The Client’s brief asked for a chalet design of sorts to be built back in my home village of Chavuma in the North Western part of Zambia.
My first interpretation of the brief was the use of Vernacular, with a pinch of Modern Architecture.
Since what vernacular is, is different in meaning from the next person, my take was what’s common to a particular setting of what’s proposed: Common to a particular setting in the materials and the techniques proposed to be used.
For this particular setting, grass has been proposed to be used to thatch the roof while local stone has been proposed to be used to clad the facade. The post and beam technique is what’s been proposed to erect the structure and to keep it stable.
In summary, we’re not yet that far gone as professionals of design to experiment some more with both Vernacular and Modern Architecture. This is what generations after us, and those after them can look back at with pride and call Historical Architecture.
Contrary to popular belief, the most ‘tacky’ of jobs in my line of work – I feel – are the minuscule, yet compounded projects.
Compounded in the sense that, structures that can just as easily stand and function right on their own are made to sit side by side on one restricting piece of land.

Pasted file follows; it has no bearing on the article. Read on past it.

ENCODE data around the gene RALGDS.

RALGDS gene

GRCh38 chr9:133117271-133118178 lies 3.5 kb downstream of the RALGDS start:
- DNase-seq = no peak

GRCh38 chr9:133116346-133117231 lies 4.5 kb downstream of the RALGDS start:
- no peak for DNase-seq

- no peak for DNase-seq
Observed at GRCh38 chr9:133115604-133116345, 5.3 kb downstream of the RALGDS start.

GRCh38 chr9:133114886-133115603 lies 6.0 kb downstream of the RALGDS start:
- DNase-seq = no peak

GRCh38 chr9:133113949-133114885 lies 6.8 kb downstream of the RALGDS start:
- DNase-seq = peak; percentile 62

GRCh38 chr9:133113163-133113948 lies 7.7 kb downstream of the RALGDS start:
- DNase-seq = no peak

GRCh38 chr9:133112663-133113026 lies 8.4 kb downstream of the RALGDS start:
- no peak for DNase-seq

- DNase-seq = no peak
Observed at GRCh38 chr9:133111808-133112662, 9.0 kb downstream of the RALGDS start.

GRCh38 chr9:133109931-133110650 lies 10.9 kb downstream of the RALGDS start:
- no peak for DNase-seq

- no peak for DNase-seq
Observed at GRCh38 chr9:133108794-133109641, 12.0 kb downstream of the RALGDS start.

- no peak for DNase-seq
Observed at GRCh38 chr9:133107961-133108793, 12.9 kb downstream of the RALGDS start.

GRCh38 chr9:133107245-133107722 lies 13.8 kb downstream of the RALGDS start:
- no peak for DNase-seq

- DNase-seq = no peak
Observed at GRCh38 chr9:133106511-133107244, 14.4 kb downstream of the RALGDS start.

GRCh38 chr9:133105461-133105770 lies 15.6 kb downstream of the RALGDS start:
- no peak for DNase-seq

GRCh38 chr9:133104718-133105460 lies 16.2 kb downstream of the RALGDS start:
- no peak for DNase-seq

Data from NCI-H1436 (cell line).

These, therefore, become taxing in that much of beforehand research has to be carried out so as not to compromise on standard regulations.
Since the client lives and works in Lusaka town, a modern two bedroom house is set to act as a “holiday” home and will share the lot with a Chicken run and a fish pond.
Here, on a lot placed in a nearby town of Choongwe, the proposal of the house came behind the idea for the client to get away from the hustle and bustle of the city and to have eyes on the other two developments once production commences.
At Design Stage…
In an effort to have the proposed developments functioning in harmony with one another, it was necessary to carry out research on a number of factors. One of these was the number of chickens allowed per square meter. Thus, information of 10 chickens per square meters was used to determine the surface area that was required to plan for the 2000 inhabitants.